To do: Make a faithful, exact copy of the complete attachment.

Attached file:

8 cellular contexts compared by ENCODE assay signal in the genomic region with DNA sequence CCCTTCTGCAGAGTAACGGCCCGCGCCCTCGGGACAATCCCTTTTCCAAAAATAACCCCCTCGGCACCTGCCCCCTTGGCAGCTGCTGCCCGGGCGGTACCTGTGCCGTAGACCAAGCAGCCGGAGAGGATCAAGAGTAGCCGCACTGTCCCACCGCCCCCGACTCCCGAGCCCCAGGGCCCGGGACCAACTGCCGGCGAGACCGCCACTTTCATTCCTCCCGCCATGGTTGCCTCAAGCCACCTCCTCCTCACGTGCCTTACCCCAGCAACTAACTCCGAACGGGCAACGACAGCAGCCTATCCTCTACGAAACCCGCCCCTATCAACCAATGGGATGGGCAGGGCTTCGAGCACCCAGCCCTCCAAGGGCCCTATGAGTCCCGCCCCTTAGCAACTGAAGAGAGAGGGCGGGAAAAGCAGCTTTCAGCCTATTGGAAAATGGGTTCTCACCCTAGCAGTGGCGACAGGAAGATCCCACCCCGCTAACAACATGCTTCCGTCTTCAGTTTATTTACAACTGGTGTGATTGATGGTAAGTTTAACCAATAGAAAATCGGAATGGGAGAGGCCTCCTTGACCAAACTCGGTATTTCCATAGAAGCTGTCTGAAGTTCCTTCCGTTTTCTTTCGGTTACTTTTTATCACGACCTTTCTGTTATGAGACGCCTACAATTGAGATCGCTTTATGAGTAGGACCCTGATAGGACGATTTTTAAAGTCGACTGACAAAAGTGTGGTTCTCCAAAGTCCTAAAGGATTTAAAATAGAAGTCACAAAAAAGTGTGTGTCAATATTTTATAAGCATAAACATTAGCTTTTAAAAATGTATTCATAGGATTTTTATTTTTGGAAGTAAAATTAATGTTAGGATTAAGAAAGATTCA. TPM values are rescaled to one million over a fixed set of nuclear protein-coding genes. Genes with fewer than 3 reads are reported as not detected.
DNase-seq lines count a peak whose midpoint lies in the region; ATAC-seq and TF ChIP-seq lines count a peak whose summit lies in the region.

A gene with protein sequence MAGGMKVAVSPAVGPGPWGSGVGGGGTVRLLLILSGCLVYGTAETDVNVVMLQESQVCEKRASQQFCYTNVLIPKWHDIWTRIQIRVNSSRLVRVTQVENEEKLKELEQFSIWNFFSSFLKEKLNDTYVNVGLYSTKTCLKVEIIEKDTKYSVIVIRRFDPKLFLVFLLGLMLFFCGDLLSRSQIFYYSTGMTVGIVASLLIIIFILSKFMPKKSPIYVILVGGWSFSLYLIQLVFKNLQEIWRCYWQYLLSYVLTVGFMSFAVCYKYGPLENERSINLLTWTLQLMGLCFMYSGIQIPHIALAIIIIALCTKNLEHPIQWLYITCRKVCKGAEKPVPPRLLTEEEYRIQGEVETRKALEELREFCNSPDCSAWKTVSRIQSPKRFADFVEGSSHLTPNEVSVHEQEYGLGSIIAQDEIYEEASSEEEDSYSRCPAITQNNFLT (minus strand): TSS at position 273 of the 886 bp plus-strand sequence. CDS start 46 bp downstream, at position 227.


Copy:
8 cellular contexts compared by ENCODE assay signal in the genomic region with DNA sequence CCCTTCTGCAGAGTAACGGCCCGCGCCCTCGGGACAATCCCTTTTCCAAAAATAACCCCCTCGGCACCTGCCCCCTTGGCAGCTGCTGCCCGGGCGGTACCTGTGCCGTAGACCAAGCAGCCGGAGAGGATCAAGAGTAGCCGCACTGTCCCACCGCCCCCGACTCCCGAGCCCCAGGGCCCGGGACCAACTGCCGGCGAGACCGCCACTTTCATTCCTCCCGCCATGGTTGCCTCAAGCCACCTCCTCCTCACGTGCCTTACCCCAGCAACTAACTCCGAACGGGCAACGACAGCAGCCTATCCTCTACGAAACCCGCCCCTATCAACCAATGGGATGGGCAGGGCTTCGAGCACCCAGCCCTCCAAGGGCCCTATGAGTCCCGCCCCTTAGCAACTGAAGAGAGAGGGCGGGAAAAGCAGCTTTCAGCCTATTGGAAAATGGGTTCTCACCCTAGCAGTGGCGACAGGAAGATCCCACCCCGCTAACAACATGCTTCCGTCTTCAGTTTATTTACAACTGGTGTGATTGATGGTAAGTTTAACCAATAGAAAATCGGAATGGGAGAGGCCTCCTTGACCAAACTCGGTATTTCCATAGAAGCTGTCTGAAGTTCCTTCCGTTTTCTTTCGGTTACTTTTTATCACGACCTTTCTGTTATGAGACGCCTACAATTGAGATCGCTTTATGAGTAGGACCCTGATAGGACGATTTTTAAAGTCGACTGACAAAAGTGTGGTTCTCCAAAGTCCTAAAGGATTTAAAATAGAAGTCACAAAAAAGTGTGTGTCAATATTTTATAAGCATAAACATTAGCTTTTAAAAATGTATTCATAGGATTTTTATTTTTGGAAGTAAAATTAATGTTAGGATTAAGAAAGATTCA. TPM values are rescaled to one million over a fixed set of nuclear protein-coding genes. Genes with fewer than 3 reads are reported as not detected.
DNase-seq lines count a peak whose midpoint lies in the region; ATAC-seq and TF ChIP-seq lines count a peak whose summit lies in the region.

A gene with protein sequence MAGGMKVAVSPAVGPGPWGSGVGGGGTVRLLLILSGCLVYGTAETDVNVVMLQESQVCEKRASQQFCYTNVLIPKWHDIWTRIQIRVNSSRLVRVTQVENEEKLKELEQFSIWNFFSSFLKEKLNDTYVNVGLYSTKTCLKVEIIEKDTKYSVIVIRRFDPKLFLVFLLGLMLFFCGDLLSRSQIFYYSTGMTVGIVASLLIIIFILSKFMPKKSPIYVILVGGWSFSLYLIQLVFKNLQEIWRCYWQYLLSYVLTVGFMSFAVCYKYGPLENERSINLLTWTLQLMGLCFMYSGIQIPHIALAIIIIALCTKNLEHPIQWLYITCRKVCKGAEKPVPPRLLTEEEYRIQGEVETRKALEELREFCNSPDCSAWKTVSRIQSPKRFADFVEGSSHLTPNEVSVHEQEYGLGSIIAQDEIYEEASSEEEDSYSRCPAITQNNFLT (minus strand): TSS at position 273 of the 886 bp plus-strand sequence. CDS start 46 bp downstream, at position 227.